Essentially, most snakes of the same species may be bred to appear quite different, owing to their distinct markings, colors, and so on. These color patterns are called “morphs”.

Brown and black is the standard color for fancy ball pythons, whereas corn snakes are orange and brown. Both of these common “morphs” are often the cheapest [12].

The most common morphs for ball pythons:

  • Acid;
  • Albino;
  • Asphalt Specter;
  • Bumblebee;
  • Banana;
  • Calico;
  • Enchi Vanilla;

The most common morphs for corn snakes:

  • Albino;
  • Black;
  • Lavender;
  • Okeetee;

10) Ease of Care

No matter which kind of snake you choose, you’ll need to properly care for them. This entails:

Ease of Care

  • Cleaning and refilling their water bowl on a daily basis;
  • Daily cleaning of the snake’s environment, removing droppings and urates;
  • Every three to four weeks, clean the vivarium and replenish the substrate;
  • Maintaining the appropriate temperature and humidity levels;
  • If you’re worried about their health, take them to the veterinarian;

Corn snakes, on the other hand, require a higher temperature and humidity level than ball pythons.

The humidity level in a ball python vivarium should be 60%. A big water dish may be used to keep the humidity at a reasonable level, and if it drops too low, spraying the air is advised. The temperature should range from 78F to 96F.

In order for corn snakes to thrive, ensure their humidity levels are between 40 and 50%. This is about the same humidity level as most homes in the United States, so it’s simple to achieve. The warm end of the cage should be no less than 85F, while the cool end should be no more than 70F.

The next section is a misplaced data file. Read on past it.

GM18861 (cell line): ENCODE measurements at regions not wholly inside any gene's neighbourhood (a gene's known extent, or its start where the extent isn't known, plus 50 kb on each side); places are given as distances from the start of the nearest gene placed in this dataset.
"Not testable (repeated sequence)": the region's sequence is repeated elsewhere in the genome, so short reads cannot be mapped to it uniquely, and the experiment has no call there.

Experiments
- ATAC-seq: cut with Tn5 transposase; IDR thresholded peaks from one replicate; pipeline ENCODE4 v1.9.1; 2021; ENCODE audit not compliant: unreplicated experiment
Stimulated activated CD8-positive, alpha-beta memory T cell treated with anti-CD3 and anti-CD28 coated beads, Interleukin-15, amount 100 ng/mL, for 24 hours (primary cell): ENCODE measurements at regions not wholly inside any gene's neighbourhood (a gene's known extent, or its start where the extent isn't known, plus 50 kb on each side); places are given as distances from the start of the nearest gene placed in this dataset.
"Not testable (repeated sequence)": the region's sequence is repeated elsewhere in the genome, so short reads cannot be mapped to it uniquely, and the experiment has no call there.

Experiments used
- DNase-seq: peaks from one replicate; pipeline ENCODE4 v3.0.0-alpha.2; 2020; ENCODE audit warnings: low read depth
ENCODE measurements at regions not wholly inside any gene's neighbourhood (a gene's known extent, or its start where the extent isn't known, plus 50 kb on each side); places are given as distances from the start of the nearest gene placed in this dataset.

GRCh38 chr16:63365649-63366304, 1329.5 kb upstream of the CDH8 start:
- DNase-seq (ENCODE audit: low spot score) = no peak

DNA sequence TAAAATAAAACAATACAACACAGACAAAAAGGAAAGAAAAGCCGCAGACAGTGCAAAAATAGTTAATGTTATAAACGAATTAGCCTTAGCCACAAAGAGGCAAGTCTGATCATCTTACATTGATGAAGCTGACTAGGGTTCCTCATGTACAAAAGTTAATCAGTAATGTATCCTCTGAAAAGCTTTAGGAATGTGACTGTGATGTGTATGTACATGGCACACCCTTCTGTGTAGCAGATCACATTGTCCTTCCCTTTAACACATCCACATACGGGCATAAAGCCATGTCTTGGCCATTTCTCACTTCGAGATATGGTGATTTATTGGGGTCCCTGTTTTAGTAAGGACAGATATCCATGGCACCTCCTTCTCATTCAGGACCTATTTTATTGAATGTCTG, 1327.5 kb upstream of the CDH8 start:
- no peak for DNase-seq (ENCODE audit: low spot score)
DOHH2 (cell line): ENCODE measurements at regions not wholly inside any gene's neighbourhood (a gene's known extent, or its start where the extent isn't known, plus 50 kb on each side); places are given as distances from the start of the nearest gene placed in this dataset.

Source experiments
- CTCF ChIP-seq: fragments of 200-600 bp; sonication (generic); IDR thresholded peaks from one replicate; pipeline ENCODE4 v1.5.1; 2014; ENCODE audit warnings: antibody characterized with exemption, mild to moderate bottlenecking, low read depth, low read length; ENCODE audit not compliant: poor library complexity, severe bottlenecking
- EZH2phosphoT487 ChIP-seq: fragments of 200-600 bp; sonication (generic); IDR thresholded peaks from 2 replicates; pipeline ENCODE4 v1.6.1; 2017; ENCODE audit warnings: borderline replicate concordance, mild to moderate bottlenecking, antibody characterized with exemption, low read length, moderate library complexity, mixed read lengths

It’s somewhat easier to maintain a corn snake’s environment than a ball python’s, as both snakes require similar levels of attention. When they shed, both snakes will need more humidity [13].

11) Potential Health Problems

Snakes, like other creatures, can become sick from time to time. Snakes are occasionally ill because of poor care. The following are some examples of common health issues in ball pythons and corn snakes:

  • Respiratory infection. This generally occurs as a result of incorrect temperature and humidity levels;
  • Stress. A stressed snake’s scales can be raised, giving it a glassy appearance. This frequently happens after the snake is handled too soon after eating or when its meal was too big to digest;
  • Parasite infections, including mites and ticks;
  • Mouth rot (also called infectious stomatitis). Mouth rot is frequently induced by immune compromise in snakes as a result of poor husbandry;

Potential Health Problems

  • Stuck shed (also called dysecdysis). When humidity levels are too low for snakes to shed their skin properly, this condition occurs;
  • Scale rot. The belly scales are susceptible to bacterial infection, known as scale rot, which is brought on by wetness;
  • Burns. Heat rocks malfunctioning is to blame;
  • Inclusion Body Disease (IBD) is a potentially fatal illness that can affect ball pythons (the same is for all boas). Corn snakes, on the other hand, are more susceptible to disorders like scale rot caused by high humidity;

The Best First Snake Among These Two Species

If you’re searching for the ideal snake to be your first pet, both ball pythons and corn snakes are wonderful choices. The greatest initial snake for you is determined by your level of comfort with big animals.

Many individuals advocate the corn snake as the ideal first snake. Their tiny size makes them simple to care for, allowing you to get acquainted with keeping snakes as pets.

The Easiest Snake to Care For

You must be wondering if a corn snake or a ball python is easier to keep. There’s no way to know whether one snake is more simple to maintain than the other.

Because they are smaller and simpler to handle than ball pythons, corn snakes are more convenient to care for.

Aside from the fact that ball pythons are considerably larger, require proportionately more space, and create more waste than other snakes, their treatment standards are fairly similar.